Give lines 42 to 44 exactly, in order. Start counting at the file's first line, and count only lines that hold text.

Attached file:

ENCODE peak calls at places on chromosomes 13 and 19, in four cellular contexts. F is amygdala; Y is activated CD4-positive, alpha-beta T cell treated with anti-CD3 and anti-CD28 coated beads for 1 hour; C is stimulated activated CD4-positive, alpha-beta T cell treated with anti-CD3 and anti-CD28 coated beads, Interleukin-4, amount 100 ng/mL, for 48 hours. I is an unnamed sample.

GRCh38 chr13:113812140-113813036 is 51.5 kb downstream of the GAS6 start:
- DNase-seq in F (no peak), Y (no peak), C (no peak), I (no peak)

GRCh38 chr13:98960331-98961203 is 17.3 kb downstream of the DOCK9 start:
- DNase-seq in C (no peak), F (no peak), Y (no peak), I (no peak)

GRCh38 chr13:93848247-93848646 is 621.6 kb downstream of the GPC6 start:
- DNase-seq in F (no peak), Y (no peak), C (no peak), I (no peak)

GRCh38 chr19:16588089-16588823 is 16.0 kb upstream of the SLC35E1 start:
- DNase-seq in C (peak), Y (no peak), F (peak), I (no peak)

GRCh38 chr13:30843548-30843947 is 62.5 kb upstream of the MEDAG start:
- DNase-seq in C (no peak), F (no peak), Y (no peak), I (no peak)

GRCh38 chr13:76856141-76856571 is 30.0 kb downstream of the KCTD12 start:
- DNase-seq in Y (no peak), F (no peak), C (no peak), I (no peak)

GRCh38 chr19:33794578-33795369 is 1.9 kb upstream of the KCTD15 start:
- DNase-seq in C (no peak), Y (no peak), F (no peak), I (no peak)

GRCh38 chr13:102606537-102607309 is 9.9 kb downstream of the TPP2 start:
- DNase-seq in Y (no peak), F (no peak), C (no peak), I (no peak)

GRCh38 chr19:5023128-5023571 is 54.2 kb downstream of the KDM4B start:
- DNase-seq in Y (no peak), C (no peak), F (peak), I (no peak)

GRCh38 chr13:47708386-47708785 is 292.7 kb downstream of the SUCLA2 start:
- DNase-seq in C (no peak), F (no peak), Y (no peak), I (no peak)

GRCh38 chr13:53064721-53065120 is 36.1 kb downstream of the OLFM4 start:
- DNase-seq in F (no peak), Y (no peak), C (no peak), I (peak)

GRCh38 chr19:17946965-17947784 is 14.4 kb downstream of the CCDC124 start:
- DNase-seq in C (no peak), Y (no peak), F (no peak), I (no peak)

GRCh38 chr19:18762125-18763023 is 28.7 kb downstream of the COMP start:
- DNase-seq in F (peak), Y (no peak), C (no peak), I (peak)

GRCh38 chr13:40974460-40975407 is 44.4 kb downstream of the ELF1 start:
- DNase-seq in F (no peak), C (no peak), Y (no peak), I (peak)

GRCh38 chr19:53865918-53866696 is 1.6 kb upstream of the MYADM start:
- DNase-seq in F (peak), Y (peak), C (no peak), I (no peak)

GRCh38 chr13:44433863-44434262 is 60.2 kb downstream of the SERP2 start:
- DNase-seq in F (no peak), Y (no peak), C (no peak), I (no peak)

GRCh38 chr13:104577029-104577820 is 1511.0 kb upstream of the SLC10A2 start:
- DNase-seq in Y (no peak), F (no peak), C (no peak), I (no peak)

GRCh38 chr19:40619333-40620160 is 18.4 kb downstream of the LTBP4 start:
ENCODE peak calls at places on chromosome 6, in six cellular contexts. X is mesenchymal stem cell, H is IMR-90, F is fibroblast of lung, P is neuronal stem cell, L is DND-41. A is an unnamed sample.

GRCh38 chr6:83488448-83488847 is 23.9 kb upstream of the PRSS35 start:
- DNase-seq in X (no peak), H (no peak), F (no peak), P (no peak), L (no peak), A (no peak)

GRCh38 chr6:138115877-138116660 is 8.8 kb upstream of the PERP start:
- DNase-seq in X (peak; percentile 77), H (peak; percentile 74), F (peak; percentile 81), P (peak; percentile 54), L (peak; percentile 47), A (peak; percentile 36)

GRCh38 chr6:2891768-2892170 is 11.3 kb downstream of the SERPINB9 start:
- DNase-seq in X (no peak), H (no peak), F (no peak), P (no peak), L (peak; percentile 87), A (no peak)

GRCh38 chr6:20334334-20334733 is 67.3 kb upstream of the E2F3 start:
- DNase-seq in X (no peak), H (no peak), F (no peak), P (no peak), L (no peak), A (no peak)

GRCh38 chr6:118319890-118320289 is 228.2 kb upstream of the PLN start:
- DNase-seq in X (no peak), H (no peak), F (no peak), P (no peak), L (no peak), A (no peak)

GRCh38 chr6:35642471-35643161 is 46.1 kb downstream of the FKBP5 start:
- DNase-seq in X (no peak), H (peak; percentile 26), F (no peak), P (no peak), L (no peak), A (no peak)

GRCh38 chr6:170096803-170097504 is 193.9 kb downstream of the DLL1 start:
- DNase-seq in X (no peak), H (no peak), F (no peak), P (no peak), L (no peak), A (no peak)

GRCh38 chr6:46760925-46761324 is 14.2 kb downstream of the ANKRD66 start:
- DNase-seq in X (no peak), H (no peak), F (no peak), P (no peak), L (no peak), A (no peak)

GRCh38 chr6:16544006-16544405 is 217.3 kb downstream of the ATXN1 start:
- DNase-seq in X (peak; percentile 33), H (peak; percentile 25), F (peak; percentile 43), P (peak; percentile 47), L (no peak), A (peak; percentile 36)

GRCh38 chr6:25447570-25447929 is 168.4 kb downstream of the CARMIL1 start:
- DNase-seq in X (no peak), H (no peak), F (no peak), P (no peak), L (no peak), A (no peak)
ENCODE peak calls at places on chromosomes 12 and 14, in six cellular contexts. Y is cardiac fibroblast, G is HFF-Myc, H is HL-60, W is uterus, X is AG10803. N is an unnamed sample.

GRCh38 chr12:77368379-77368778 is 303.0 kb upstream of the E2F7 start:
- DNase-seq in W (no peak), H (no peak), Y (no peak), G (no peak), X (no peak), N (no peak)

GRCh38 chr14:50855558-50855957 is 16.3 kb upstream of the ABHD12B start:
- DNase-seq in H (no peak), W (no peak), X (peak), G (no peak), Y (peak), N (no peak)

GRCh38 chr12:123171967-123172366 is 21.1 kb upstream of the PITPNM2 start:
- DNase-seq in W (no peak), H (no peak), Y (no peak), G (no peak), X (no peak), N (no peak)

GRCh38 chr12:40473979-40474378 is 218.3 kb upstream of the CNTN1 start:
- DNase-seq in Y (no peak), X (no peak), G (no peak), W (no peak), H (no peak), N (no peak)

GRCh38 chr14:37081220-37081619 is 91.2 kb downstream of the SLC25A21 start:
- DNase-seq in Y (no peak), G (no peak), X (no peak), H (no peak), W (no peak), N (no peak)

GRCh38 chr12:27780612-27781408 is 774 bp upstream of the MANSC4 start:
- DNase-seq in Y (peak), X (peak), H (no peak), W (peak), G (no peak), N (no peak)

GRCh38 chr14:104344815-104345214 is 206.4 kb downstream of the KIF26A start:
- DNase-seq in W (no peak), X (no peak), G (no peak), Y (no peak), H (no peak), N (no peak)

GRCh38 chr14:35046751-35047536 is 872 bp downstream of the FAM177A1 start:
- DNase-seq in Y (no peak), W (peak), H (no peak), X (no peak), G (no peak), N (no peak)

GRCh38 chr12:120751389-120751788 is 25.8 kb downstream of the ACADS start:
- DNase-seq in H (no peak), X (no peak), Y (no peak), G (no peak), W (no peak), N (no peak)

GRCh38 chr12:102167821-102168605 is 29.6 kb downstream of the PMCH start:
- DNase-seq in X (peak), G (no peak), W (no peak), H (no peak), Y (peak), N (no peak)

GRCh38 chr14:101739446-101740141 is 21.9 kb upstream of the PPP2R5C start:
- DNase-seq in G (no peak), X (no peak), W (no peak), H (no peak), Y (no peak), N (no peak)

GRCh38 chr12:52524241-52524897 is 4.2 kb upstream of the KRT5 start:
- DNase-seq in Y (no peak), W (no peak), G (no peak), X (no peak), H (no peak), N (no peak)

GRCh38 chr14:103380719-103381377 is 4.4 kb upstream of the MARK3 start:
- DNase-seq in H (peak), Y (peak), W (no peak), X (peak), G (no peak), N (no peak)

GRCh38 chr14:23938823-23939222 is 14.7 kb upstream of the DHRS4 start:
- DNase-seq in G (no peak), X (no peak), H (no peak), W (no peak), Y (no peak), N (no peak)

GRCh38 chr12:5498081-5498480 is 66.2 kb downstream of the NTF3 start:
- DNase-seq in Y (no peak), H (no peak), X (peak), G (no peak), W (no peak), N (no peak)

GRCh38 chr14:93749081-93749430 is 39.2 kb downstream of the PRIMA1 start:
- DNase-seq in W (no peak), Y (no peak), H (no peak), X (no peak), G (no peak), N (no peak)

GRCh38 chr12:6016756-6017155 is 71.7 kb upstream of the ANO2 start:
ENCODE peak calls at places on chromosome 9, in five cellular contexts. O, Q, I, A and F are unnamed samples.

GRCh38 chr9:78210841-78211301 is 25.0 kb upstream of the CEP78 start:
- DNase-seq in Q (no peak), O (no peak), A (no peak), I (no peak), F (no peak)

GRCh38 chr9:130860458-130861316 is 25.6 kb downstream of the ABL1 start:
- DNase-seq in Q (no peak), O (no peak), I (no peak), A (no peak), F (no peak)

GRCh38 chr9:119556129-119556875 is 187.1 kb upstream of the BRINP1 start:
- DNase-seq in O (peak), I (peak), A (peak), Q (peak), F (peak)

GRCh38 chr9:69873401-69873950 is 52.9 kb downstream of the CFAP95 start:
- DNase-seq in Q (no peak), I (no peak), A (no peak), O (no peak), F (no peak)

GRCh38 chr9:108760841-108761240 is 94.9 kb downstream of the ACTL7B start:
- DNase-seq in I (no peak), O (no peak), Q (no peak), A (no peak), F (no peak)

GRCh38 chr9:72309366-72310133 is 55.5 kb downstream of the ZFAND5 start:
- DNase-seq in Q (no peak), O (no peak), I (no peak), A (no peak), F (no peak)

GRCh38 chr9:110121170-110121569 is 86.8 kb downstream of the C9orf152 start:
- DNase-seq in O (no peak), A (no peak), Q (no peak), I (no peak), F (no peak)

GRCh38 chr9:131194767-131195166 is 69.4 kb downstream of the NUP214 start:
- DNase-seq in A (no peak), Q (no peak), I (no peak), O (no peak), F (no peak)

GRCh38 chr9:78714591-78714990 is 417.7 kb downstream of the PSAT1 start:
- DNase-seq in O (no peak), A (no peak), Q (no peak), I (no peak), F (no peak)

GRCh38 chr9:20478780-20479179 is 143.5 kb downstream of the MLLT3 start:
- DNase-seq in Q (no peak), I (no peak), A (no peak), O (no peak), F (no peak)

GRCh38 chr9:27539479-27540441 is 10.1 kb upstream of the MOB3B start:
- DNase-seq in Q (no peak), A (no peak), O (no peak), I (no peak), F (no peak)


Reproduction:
GRCh38 chr6:2891768-2892170 is 11.3 kb downstream of the SERPINB9 start:
- DNase-seq in X (no peak), H (no peak), F (no peak), P (no peak), L (peak; percentile 87), A (no peak)

GRCh38 chr6:20334334-20334733 is 67.3 kb upstream of the E2F3 start: